LizArnone
2 years ago5,000+ Views
SNL Perfectly Captures White Peoples Response To Beyonce.
Its been a week since the infamous half time show where the world finally seemed to realize that Beyonce was actually black. Ok, Ok, I'm kidding....kind of. But its been a week since she performed "Formation" and a week since her bad ass music video dropped as well and people are freaking the fuck out.
It seems that a black artist taking advantage of such a public setting to use her art as a show of self expression and representation for serious issues her race is facing is just ... INSANITY!
The internet has exploded with people criticizing Beyonce for "bashing police" and for being inappropriate to talk about police brutality at a sporting event. Sorry she made you feel so uncomfortable fellow white people.
But the truth is, the song wasn't meant of us (although it is actually amazing.) And I'm confused how we can think we can comment and critique someones dialogue when it has NEVER happened to us. We white people can't actually understand being afraid of the police since we never had to be.
Check out SNL's perfect skit that points out just how fucking cray everyone went...the day they realize Beyonce was black.
Oh and by the way, she isn't a hypocrite in having police protecting her.
Calling out Police brutality isn't calling all police bad, its pointing out that there are some people in power who are making the world unsafe for certain people. And that is not ok.
Saying #alllivesmatter is the same as saying #notallmen. Pointless and uneducated.
20 comments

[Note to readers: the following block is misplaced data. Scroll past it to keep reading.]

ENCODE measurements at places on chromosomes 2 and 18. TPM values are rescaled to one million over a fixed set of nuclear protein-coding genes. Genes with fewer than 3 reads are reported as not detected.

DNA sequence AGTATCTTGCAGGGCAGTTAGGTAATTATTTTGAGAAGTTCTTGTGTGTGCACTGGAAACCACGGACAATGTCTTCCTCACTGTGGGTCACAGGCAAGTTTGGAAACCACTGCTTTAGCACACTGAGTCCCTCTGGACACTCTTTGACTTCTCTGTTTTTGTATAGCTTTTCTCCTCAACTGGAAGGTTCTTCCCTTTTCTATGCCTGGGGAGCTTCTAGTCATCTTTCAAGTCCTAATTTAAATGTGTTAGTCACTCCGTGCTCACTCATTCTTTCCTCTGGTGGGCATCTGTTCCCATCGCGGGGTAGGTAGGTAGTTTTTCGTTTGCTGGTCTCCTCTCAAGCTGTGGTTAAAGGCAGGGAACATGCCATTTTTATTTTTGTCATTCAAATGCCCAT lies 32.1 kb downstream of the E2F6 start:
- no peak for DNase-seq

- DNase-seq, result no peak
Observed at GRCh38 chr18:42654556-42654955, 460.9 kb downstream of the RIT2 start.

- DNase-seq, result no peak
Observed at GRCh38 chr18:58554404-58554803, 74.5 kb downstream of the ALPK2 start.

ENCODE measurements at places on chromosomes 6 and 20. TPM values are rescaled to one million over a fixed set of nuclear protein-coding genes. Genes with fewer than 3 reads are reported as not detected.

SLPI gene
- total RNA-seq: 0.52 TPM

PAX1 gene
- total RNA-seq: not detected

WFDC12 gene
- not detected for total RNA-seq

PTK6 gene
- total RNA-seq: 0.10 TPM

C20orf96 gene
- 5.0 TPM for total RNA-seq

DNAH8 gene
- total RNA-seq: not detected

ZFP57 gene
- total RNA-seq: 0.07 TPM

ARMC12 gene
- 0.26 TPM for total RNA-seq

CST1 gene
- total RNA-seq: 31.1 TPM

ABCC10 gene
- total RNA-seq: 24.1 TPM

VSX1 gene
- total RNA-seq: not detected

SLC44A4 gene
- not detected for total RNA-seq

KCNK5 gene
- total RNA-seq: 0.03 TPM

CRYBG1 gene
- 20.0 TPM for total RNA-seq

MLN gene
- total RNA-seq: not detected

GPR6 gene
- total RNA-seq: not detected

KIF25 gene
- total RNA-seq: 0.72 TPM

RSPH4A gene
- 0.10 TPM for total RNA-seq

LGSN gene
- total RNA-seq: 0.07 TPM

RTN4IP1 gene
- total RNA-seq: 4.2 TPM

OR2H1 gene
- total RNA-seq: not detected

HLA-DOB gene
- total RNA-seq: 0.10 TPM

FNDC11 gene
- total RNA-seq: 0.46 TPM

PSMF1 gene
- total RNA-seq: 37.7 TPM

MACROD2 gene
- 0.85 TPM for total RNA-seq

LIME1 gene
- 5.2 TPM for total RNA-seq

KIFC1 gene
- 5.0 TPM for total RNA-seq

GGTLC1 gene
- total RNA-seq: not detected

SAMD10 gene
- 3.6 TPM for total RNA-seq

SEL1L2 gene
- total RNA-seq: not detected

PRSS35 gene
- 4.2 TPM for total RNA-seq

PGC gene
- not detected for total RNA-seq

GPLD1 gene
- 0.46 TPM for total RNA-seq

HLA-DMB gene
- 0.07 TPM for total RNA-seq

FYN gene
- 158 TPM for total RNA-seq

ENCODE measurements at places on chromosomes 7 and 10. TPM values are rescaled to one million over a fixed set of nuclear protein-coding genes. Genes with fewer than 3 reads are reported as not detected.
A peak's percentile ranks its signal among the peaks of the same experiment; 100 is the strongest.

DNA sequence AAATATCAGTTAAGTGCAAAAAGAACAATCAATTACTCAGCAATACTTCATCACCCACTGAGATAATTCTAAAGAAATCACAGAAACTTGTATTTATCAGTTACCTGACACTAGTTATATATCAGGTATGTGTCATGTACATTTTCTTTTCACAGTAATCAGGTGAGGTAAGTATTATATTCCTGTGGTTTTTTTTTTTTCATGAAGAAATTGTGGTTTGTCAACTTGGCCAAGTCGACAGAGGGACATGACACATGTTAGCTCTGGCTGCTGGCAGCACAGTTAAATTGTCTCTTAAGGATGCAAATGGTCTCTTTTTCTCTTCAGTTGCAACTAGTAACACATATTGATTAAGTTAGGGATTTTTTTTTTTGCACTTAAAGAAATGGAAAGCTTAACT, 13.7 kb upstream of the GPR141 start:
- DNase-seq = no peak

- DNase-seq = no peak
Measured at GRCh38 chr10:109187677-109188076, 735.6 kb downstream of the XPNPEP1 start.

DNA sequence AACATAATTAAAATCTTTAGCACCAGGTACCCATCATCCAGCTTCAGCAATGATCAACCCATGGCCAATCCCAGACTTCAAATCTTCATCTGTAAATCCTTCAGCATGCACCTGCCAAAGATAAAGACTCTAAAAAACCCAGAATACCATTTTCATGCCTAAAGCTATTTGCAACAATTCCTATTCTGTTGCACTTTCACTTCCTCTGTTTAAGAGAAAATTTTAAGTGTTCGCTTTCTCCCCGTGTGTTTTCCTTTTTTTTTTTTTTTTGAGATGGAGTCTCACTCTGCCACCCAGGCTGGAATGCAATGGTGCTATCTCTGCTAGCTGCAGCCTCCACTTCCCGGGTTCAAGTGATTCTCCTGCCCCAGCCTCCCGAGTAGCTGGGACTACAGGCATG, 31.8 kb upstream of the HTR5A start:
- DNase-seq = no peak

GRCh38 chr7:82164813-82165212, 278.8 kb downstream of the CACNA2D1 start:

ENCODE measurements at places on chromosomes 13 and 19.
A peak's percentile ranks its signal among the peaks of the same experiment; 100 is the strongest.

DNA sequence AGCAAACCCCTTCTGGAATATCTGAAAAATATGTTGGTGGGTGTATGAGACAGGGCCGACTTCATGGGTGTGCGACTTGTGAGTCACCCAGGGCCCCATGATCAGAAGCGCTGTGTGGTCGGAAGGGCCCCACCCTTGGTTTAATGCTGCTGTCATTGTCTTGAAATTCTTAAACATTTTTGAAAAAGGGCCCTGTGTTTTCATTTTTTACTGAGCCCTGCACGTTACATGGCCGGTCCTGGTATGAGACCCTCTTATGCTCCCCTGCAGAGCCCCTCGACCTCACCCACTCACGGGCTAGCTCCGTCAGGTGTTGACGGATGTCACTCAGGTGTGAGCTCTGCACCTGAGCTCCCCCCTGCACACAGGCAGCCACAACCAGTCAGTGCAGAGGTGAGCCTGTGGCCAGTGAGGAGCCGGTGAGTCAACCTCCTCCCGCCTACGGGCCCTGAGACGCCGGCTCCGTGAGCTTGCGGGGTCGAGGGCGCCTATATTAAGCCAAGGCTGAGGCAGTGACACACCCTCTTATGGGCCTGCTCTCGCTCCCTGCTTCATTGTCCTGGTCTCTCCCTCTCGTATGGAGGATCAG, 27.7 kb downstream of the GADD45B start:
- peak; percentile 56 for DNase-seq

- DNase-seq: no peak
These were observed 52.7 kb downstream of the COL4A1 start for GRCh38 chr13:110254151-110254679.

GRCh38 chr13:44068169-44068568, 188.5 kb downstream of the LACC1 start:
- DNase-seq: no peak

I haven't read any criticism of Beyonce's music (I'm not really even sure what type of music she plays) and I've never listened to her music (I generally only listen to rock). It's great that she is using her music to express her opinions and raise awareness for causes that mean a lot to her. If people really dislike her message then they don't have to listen to it. I do take issue with a few of your statements. You seem to be under the impression that police brutality is an issue only for African-Americans, when in fact it is a problem for everyone. Yes, it disproportionately affects blacks, but that doesn't mean it's only their problem. Police brutality is something that should concern all Americans. I would assume that many of the people taking issue with her message are those who would rather shut their eyes than accept the fact that our criminal justice system needs serious reform. Those people can be safely ignored, because the majority of them are not actually offering real arguments refuting Beyonce's message. HOWEVER, you also suggest that anybody that is white should not be allowed to comment on or offer criticism of her music simply based on race. This is problematic for several reasons. First, someone's race has no bearing on the validity of their arguments. If you disagree with someone's critique of Beyonce, them you ought to offer an actual refutation. "You are (insert race/ethnicity/religion/gender), therefore you can't talk" is NOT a valid refutation. That's the same train of thought that racists use to try to dismiss the ideas of people they don't like. Second, there is no idea or message that should be free of criticism. Ideas ought to be freely challenged and defended by anyone willing to take up either task. Arbitrarily excluding people from a dialogue will only hurt the success of said dialogue. Third, you don't need to have experienced something to take part in a discussion on it. By that flawed logic, you could say "anybody who has never served in congress isn't allowed to criticize the actions of congress because they've never experienced it." Firsthand experience should not be a prerequisite to taking part in a dialogue, because once again it has no bearing on the validity of someone's ideas. Please try to keep these things in mind the next time you make blanket statements. You can say whatever you want, as everyone should be able to, but keep in mind that many people do have valid reasons behind their ideas as well. If you forget that then you look no better than the idiots who feel the need to tell others that some music they don't need to listen to offended them.